Diagnostic and therapeutic evaluation of 111In-vinorelbine-liposomes in a human colorectal carcinoma HT-29/luc-bearing animal model

Tong Hsien Chow, Yu Yi Lin, Jeng Jong Hwang, Hsin Ell Wang, Yun Long Tseng, Victor Fei Pang, Shyh Jen Wang, Jacqueline Whang-Peng, Gann Ting

Research output: Contribution to journalArticlepeer-review

55 Citations (Scopus)


Colorectal carcinoma is a highly prevalent and common cause of cancer in Taiwan. There is still no available cure for this malignant disease. To address this issue, we applied the multimodality of molecular imaging to explore the efficacy of diagnostic and therapeutic nanoradiopharmaceuticals in an animal model of human colorectal adenocarcinoma [colorectal cancer (CRC)] that stably expresses luciferase (luc) as a reporter. In this study, an in vivo therapeutic efficacy evaluation of dual-nanoliposome (100 nm in diameter) encaged vinorelbine (VNB) and 111In-oxine on HT-29/luc mouse xenografts was carried out. HT-29/luc tumor cells were transplanted subcutaneously into male SCID mice. Multimodality of molecular imaging approaches including bioluminescence imaging (BLI), gamma scintigraphy, whole-body autoradiography (WBAR) and in vivo tumor growth tracing, histopathology and biochemistry/hematology analyses were applied on xenografted SCID mice to study the treatments with 6% polyethylene glycol (PEG) of 111In-NanoX/VNB-liposomes. In vivo tumor growth tracing and BLI showed that tumor volume could be completely inhibited by the combination therapy with 111In-VNB-liposomes and by chemotherapy with NanoX/VNB-liposomes (i.e., without Indium-111) (P<.01). The nuclear medicine images of gamma scintigraphy and WBAR also revealed the conspicuous inhibition of tumor growth by the combination therapy with 111In-VNB-liposomes. Animal body weights, histopathology and biochemistry/hematology analyses were used to confirm the safety and feasibility of radiopharmaceuticals. A synergistic therapeutic effect on CRC xenografted SCID mice was proven by combining an Auger electron-emitting radioisotope (Indium-111) with an anticancer drug (VNB). This study further demonstrates the beneficial potential applications of multimodality molecular imaging as part of the diagnostic and therapeutic approaches available for the evaluation of new drugs and other strategic approaches to disease treatment.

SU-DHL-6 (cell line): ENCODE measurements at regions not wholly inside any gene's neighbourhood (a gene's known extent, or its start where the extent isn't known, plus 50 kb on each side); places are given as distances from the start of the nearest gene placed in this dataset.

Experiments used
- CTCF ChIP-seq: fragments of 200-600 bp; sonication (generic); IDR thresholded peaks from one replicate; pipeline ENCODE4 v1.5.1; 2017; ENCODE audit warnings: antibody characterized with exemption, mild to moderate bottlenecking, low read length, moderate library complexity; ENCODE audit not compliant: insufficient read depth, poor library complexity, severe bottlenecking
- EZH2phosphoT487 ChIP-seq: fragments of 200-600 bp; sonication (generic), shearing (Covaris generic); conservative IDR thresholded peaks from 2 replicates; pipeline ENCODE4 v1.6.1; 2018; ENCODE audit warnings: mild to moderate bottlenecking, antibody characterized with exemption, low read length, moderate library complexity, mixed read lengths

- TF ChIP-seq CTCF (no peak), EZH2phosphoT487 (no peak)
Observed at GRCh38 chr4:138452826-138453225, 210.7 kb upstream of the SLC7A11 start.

Original languageEnglish
Pages (from-to)623-634
Number of pages12
JournalNuclear Medicine and Biology
Issue number5
Publication statusPublished - Jul 2008
Externally publishedYes


  • In-oxine
  • Bioluminescence imaging
  • Colorectal adenocarcinoma
  • Gamma scintigraphy
  • Luciferase
  • Vinorelbine
  • Whole-body autoradiography

ASJC Scopus subject areas

  • Cancer Research
  • Molecular Medicine
  • Radiology Nuclear Medicine and imaging


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